Taoiseach invites 1951 heroes to final

An Taoiseach Enda Kenny will have three special guests with him when he turns out to support his native Mayo in Sunday's All-Ireland SFC final against Dublin at Croke Park.

Taoiseach invites 1951 heroes to final

An Taoiseach Enda Kenny will have three special guests with him when he turns out to support his native Mayo in Sunday's All-Ireland SFC final against Dublin at Croke Park.

The three surviving members of the last Mayo team to win the All-Ireland back in 1951 - Paddy Prendergast, Fr Peter Quinn and Pádraig Carney - have been invited to join the Taoiseach for the county's latest tilt at lifting the Sam Maguire Cup.

On September 23, 1951, Mayo emerged as 2-8 to 0-9 victors over Meath with Prendergast playing at full-back, Quinn at left half-back and Carney listed at centre-forward. Carney scored 0-5 (0-4f) that day.

Last year's defeat to Donegal marked Mayo's sixth time to be All-Ireland runners-up in 22 years - they have had to cope with falling at the final hurdle in 1989, 1996, 1997, 2004, 2006 and 2012 - but Enda Kenny believes the current Connacht champions have what it takes to end that losing streak.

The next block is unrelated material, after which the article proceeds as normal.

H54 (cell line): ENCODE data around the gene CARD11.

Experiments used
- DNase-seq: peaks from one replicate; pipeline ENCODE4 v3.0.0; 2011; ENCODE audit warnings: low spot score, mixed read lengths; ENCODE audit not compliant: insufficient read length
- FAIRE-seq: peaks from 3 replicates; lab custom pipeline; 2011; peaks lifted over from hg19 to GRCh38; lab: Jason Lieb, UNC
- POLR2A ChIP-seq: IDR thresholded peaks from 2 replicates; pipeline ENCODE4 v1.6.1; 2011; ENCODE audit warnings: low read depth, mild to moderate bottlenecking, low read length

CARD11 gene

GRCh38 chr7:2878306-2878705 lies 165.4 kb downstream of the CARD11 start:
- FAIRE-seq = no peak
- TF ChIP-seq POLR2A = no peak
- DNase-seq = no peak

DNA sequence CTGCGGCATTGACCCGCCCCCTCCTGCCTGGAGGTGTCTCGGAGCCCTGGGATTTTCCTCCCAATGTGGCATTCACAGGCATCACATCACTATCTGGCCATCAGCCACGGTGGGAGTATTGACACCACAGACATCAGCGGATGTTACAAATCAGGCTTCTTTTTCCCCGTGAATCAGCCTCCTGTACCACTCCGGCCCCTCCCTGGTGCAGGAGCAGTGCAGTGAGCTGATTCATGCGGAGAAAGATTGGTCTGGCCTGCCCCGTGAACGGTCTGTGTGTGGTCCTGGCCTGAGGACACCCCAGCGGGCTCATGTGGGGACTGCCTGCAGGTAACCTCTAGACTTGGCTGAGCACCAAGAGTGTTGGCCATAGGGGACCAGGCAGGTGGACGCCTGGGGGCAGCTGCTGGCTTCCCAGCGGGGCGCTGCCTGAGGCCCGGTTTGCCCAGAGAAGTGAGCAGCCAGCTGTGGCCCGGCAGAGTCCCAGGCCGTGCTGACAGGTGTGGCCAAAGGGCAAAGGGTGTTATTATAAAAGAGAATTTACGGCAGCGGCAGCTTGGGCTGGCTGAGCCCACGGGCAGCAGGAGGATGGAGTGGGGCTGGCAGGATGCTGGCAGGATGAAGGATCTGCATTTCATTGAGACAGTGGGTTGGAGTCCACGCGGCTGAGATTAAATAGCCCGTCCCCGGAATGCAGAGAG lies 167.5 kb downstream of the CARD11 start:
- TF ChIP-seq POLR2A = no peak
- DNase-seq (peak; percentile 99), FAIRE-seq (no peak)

"James Horan and his team have done a magnificent job here. I think last year's defeat was a lesson learned by Mayo. I think they're in a place where they can certainly win this," Kenny told the Mayo News.

"This is going to be a lifetime ambition and achievement for all these young men, for the entire panel. I think this is going to be great.

"I'm travelling all the counties of Ireland and there’s not a single county that will begrudge Mayo a win but you've got to win it on the pitch, on the scoreboard. You've got to get the ball over the bar, get the goals when they come.

"They have to win it. Nobody is going to show you any sympathy on the pitch. There's no place to hide anymore. Our panel, our team, are more than capable of doing this."

Kenny has his own All-Ireland links of course, with his father Henry an All-Ireland winner with Mayo back in 1936 and just a fortnight ago his teenage son Naoise won the All-Ireland Minor 'C' Hurling Championship with his Mayo side.

The Taoiseach also dismissed as 'nonsense' the supposed curse that was placed on the Mayo footballers in 1951 after the then All-Ireland winners passed by a funeral in Foxford and failed to pay due respects to the funeral procession.

The local priest at the time was incensed by this and legend has it that he placed a curse on Mayo that they would not win another All-Ireland until all of the 1951 team had died.

Current Foxford priest, Fr Padraig Costello, said there is 'no basis in this curse story' - even checking the parish records for any mention of it.

But thankfully for any superstitious supporters, Fr Costello has given the current Mayo team an official blessing at the bridge over the Moy where his predecessor allegedly imposed the curse 62 years ago.

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